House budget realistic for Kentucky


Editorial Board

With both the Kentucky Senate and Gov. Matt Bevin proposing 9 percent cuts to higher education in their budgets, it looks as if UK is going to take a financial hit. 

Budgets proposed by the governor, the Senate and the House of Representatives will now be presented to a conference committee composed of House and Senate members to create a final budget.

That committee will send its budget to Bevin, who could sign it into law. 

Legislators likely see universities as an easy thing to cut — the student vote will not make or break their chances come election time — and with a looming pension crisis, something, if not many things, in the state’s budget must go.

The House of Representative’s budget proposed maintaining UK’s state funding levels in 2016-17, and it also removed the governor’s outcomes-based funding initiative, which would allocate money to universities based on their performances.

It would then create a task force on performance funding to determine how funds should be allocated to UK in 2017-18, without lowering them.

Students and university presidents should applaud the House for its budget. 

Cutting university budgets by 9 percent is hasty to say the least, especially considering how many jobs UK creates for Kentucky. Perhaps there are places in higher education and at UK worth cutting, but legislators won’t know that until they take a hard look at university budgets. 

The task force is a way to examine higher education for possible financial waste before making irreversibly deep cuts. 

President Eli Capilouto should also be lauded for his campus-wide emails sharing his fight for the importance of UK to Lexington and Kentucky.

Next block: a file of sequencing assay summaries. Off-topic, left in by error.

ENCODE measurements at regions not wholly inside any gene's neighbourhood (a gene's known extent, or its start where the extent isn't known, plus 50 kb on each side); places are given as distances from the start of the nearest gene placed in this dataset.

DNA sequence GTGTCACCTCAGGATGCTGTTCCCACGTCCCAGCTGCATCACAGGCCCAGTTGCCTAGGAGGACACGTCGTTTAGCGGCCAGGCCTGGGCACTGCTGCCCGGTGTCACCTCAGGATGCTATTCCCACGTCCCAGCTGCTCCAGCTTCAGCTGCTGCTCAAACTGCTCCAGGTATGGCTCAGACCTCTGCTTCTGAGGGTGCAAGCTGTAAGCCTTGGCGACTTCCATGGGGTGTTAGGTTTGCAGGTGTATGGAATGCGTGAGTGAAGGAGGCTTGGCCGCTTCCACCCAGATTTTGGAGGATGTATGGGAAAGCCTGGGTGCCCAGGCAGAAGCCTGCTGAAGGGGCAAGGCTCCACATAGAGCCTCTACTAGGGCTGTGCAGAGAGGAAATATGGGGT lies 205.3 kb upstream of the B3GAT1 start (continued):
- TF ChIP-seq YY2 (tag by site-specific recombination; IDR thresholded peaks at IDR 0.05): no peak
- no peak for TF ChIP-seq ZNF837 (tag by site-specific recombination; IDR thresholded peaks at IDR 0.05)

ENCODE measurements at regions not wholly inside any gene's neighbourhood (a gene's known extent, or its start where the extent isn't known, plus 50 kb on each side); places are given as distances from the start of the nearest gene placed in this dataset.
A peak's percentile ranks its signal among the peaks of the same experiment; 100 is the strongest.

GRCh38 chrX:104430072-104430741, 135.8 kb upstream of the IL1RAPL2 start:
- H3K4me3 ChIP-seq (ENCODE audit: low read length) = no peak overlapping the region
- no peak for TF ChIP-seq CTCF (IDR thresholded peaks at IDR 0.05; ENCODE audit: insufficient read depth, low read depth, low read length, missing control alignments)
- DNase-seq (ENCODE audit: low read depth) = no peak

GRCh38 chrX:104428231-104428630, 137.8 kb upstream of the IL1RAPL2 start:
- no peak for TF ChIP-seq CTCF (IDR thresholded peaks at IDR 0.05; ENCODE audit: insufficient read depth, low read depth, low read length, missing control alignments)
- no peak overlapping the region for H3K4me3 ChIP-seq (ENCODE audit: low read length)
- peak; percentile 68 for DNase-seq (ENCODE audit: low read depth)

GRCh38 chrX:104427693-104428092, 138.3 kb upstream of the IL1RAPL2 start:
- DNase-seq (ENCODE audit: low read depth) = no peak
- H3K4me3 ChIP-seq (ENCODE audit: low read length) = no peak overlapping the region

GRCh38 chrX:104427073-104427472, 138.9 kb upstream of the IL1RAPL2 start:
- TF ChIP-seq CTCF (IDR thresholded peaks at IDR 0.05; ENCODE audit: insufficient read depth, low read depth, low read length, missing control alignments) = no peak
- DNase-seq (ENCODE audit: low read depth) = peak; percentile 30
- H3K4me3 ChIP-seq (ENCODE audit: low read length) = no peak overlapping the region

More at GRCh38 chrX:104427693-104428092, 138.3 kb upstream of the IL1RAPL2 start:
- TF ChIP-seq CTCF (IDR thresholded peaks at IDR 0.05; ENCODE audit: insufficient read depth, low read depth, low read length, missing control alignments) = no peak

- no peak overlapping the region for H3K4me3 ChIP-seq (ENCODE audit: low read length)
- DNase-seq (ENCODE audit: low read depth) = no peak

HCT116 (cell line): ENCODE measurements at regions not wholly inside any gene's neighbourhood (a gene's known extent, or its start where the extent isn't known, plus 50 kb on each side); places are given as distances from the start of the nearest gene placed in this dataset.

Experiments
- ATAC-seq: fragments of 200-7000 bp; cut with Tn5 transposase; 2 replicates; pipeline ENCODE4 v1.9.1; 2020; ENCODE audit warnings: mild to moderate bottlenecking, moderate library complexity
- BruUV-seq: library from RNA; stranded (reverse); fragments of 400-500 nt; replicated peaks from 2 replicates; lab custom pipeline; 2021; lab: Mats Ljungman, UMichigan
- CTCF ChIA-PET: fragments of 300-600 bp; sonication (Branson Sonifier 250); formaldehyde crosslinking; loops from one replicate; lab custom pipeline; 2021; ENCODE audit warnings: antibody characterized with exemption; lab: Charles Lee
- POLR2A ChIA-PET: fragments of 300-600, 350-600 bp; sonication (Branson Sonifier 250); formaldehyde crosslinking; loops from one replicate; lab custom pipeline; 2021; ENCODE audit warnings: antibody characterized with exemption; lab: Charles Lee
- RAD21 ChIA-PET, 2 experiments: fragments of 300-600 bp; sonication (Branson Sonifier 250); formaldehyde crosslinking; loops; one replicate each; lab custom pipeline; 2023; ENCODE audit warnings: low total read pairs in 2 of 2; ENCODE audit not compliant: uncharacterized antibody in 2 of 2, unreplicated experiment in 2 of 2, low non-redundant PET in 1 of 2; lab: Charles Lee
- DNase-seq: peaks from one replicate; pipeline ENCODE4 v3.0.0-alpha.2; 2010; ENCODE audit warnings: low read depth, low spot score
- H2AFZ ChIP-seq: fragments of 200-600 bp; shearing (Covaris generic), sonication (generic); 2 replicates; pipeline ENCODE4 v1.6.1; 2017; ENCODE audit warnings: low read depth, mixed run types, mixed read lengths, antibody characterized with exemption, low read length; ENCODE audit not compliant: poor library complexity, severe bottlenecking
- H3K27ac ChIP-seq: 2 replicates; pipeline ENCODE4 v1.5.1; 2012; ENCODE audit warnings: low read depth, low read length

The university creates $3.4 billion in revenue annually, according to a campus-wide email, and it has a total payroll of more than $1.3 billion annually, with about 12,500 full-time employees. 

With so many people being employed by UK alone, it is hard to imagine 9 percent across-the-board cuts being good for the state.

The pension crisis is, and should be, at the front of the minds of Kentucky’s legislators, but it should not be the only thing on their minds. It does not justify taking a such a big risk with universities that are leaders in employment, health care and education. 

According to the Kentucky Center for Economic Policy, funding for universities and community colleges will have been reduced by 35 percent between 2008 and 2018 once inflation is taken into account, if the Senate or the governor’s budget cuts go into effect. 

Universities have been taking, in comparison to the proposed 9 percent cuts, small financial hits from the state for years. From 2007-08 to 2014-15, state appropriations for UK have dropped by $57 million, but the proposed cuts would be unprecedented in the state. 

If legislators want to continue attracting businesses to Kentucky, they should realize that they need universities to be an attractive place for students. 

Their cuts will almost certainly lead to higher tuition, which means fewer students coming to the state. Kentucky needs those educated people to move the state forward and to lead Kentucky during hard economic times to come.

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